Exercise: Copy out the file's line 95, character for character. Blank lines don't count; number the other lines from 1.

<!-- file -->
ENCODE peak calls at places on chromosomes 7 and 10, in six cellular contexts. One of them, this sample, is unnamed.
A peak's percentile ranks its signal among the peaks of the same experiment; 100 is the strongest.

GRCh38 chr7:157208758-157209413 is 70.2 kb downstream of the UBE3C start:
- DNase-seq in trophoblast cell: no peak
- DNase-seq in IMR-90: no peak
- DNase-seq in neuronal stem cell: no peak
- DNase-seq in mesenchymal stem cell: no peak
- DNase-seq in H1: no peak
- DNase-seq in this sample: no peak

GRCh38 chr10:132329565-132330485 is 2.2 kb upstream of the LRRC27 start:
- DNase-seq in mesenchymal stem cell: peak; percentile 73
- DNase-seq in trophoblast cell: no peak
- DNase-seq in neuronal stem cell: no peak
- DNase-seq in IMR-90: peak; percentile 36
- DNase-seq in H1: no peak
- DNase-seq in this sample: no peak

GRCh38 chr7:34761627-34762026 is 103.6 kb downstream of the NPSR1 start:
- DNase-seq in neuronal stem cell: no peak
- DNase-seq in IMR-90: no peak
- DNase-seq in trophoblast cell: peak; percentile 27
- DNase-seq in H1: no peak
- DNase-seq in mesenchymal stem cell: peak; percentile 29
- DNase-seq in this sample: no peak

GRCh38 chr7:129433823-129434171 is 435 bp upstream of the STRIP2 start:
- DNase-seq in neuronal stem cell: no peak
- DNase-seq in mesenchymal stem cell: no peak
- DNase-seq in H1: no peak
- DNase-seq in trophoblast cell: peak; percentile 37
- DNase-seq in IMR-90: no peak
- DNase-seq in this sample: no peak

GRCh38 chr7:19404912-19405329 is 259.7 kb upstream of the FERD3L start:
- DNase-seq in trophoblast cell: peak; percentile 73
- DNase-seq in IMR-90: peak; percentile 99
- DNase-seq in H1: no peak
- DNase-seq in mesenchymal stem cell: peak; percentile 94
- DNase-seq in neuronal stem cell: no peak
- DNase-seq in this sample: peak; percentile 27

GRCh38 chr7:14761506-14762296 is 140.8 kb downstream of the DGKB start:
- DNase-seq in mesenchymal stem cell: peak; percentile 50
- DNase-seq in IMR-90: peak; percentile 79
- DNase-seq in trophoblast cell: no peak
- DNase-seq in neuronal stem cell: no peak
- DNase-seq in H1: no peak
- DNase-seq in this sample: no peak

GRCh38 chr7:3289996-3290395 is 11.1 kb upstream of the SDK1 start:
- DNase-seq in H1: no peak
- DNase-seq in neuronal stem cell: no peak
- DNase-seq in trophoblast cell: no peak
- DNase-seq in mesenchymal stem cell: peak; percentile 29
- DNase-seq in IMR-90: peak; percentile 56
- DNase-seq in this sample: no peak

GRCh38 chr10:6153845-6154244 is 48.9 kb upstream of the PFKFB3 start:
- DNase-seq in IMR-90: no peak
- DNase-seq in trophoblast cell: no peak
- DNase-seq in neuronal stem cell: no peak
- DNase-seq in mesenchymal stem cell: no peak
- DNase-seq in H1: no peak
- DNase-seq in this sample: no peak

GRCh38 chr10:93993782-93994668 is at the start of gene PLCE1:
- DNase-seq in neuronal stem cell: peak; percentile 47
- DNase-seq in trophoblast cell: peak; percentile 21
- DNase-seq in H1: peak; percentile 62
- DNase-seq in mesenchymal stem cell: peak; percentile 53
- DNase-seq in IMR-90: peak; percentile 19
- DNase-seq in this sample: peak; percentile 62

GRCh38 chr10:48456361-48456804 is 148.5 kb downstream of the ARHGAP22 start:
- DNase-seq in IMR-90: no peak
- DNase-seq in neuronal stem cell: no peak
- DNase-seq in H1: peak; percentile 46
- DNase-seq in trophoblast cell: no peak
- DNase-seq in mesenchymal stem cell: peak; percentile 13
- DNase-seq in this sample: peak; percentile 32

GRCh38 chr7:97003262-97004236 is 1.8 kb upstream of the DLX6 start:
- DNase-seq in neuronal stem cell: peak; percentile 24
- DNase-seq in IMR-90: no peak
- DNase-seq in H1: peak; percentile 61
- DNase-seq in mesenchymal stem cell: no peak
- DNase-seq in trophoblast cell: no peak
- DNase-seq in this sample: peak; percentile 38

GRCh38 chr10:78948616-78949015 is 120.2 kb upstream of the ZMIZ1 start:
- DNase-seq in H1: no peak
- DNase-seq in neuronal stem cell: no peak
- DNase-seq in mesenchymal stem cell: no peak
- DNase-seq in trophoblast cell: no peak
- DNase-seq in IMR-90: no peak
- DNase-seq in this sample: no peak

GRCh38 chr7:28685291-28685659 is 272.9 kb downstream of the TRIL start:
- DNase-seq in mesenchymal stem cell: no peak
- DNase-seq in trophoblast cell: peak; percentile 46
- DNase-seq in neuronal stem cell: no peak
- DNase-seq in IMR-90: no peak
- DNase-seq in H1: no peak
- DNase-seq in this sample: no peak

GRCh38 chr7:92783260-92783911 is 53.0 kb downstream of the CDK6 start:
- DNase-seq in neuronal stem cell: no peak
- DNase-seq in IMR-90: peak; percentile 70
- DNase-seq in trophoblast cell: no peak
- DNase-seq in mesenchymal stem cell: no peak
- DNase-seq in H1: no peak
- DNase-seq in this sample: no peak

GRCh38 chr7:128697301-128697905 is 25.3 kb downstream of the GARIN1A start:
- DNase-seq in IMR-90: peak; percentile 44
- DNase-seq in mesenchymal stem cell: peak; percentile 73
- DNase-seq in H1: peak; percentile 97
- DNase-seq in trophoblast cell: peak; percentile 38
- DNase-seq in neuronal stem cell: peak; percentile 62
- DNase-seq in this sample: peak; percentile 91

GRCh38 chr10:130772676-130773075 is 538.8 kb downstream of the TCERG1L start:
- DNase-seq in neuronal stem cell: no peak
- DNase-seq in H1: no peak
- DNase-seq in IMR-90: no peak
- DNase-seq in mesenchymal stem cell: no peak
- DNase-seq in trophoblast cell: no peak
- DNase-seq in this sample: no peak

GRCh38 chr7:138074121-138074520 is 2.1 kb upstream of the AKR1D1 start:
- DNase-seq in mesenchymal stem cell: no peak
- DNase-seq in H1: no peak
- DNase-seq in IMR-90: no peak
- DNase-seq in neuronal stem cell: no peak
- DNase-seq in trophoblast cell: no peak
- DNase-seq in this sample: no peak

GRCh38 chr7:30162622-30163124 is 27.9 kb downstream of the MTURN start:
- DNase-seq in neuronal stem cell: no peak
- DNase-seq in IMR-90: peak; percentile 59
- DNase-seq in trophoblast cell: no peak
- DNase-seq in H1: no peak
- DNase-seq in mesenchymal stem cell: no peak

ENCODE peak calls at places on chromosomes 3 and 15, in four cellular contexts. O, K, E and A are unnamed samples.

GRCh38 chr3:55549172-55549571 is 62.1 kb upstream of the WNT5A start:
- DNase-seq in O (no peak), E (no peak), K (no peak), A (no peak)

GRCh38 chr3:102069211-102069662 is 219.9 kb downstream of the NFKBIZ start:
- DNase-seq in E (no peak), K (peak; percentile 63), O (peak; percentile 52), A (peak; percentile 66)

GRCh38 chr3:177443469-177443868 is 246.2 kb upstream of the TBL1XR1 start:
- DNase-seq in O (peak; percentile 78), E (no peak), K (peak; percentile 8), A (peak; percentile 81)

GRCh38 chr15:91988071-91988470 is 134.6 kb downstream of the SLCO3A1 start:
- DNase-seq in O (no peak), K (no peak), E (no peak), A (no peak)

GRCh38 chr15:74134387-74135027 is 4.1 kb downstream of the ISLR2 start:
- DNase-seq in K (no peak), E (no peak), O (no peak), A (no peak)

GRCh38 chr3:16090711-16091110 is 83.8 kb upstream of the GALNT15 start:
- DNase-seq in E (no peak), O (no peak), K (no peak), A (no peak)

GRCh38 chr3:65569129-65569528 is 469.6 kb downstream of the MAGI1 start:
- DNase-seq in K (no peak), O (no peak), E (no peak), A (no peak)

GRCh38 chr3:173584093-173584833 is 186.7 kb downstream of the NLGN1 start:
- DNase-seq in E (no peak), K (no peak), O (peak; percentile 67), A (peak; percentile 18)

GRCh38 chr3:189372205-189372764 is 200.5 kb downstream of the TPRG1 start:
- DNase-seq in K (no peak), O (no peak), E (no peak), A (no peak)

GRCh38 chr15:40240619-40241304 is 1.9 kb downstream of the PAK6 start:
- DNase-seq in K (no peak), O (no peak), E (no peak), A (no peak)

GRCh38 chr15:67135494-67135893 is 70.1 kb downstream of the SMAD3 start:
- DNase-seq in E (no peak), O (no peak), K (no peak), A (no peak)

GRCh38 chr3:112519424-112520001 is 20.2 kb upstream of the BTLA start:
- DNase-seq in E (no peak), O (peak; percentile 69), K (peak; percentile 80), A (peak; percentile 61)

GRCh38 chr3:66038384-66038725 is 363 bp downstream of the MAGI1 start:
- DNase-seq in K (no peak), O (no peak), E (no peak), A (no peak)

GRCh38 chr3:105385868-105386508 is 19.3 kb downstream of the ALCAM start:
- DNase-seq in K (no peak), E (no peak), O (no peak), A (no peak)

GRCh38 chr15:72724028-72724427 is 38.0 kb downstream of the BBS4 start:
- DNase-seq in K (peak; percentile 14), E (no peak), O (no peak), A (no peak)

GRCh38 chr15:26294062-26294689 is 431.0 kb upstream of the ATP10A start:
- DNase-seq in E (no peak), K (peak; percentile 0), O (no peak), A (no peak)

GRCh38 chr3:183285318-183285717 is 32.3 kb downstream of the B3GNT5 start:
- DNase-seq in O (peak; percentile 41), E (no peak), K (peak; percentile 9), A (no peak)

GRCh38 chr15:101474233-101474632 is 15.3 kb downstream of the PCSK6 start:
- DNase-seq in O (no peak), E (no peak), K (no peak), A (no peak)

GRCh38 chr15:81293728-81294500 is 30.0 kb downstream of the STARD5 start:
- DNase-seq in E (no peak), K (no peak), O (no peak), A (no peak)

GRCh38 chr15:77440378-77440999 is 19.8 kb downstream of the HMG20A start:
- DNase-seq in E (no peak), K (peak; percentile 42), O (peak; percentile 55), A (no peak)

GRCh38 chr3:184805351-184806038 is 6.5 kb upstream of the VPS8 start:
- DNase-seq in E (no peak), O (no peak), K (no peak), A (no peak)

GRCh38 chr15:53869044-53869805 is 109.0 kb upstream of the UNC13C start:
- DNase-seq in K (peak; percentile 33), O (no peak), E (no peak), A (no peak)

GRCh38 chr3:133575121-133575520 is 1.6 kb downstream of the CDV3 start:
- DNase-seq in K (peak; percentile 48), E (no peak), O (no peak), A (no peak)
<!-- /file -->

- DNase-seq in neuronal stem cell: no peak